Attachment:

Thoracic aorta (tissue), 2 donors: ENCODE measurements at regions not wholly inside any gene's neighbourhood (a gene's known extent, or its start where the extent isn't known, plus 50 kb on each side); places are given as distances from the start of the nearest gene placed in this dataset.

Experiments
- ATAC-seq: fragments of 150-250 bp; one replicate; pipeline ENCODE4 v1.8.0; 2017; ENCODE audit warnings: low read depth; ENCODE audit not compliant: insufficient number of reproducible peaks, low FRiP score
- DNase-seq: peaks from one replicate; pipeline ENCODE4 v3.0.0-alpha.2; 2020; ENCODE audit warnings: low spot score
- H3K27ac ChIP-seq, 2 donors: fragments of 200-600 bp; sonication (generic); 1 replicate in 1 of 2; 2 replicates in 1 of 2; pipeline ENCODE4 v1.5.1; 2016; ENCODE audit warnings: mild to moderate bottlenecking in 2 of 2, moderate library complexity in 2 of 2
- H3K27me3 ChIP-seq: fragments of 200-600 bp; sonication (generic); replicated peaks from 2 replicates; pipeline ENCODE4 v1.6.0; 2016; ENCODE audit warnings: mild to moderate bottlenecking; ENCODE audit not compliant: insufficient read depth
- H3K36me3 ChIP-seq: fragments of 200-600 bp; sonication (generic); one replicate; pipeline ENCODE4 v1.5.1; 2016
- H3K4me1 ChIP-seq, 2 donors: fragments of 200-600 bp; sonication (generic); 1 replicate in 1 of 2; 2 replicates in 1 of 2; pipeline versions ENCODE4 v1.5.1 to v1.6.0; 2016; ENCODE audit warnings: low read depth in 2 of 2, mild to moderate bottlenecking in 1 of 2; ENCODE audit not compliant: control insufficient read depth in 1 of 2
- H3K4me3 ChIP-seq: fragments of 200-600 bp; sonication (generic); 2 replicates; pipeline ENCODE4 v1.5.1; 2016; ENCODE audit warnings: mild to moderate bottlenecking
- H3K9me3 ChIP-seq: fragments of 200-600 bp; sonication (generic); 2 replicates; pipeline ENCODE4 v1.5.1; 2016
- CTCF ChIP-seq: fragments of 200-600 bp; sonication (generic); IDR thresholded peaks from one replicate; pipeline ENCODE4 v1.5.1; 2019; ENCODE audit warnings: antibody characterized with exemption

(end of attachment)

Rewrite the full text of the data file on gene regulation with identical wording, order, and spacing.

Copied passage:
Thoracic aorta (tissue), 2 donors: ENCODE measurements at regions not wholly inside any gene's neighbourhood (a gene's known extent, or its start where the extent isn't known, plus 50 kb on each side); places are given as distances from the start of the nearest gene placed in this dataset.

Experiments
- ATAC-seq: fragments of 150-250 bp; one replicate; pipeline ENCODE4 v1.8.0; 2017; ENCODE audit warnings: low read depth; ENCODE audit not compliant: insufficient number of reproducible peaks, low FRiP score
- DNase-seq: peaks from one replicate; pipeline ENCODE4 v3.0.0-alpha.2; 2020; ENCODE audit warnings: low spot score
- H3K27ac ChIP-seq, 2 donors: fragments of 200-600 bp; sonication (generic); 1 replicate in 1 of 2; 2 replicates in 1 of 2; pipeline ENCODE4 v1.5.1; 2016; ENCODE audit warnings: mild to moderate bottlenecking in 2 of 2, moderate library complexity in 2 of 2
- H3K27me3 ChIP-seq: fragments of 200-600 bp; sonication (generic); replicated peaks from 2 replicates; pipeline ENCODE4 v1.6.0; 2016; ENCODE audit warnings: mild to moderate bottlenecking; ENCODE audit not compliant: insufficient read depth
- H3K36me3 ChIP-seq: fragments of 200-600 bp; sonication (generic); one replicate; pipeline ENCODE4 v1.5.1; 2016
- H3K4me1 ChIP-seq, 2 donors: fragments of 200-600 bp; sonication (generic); 1 replicate in 1 of 2; 2 replicates in 1 of 2; pipeline versions ENCODE4 v1.5.1 to v1.6.0; 2016; ENCODE audit warnings: low read depth in 2 of 2, mild to moderate bottlenecking in 1 of 2; ENCODE audit not compliant: control insufficient read depth in 1 of 2
- H3K4me3 ChIP-seq: fragments of 200-600 bp; sonication (generic); 2 replicates; pipeline ENCODE4 v1.5.1; 2016; ENCODE audit warnings: mild to moderate bottlenecking
- H3K9me3 ChIP-seq: fragments of 200-600 bp; sonication (generic); 2 replicates; pipeline ENCODE4 v1.5.1; 2016
- CTCF ChIP-seq: fragments of 200-600 bp; sonication (generic); IDR thresholded peaks from one replicate; pipeline ENCODE4 v1.5.1; 2019; ENCODE audit warnings: antibody characterized with exemption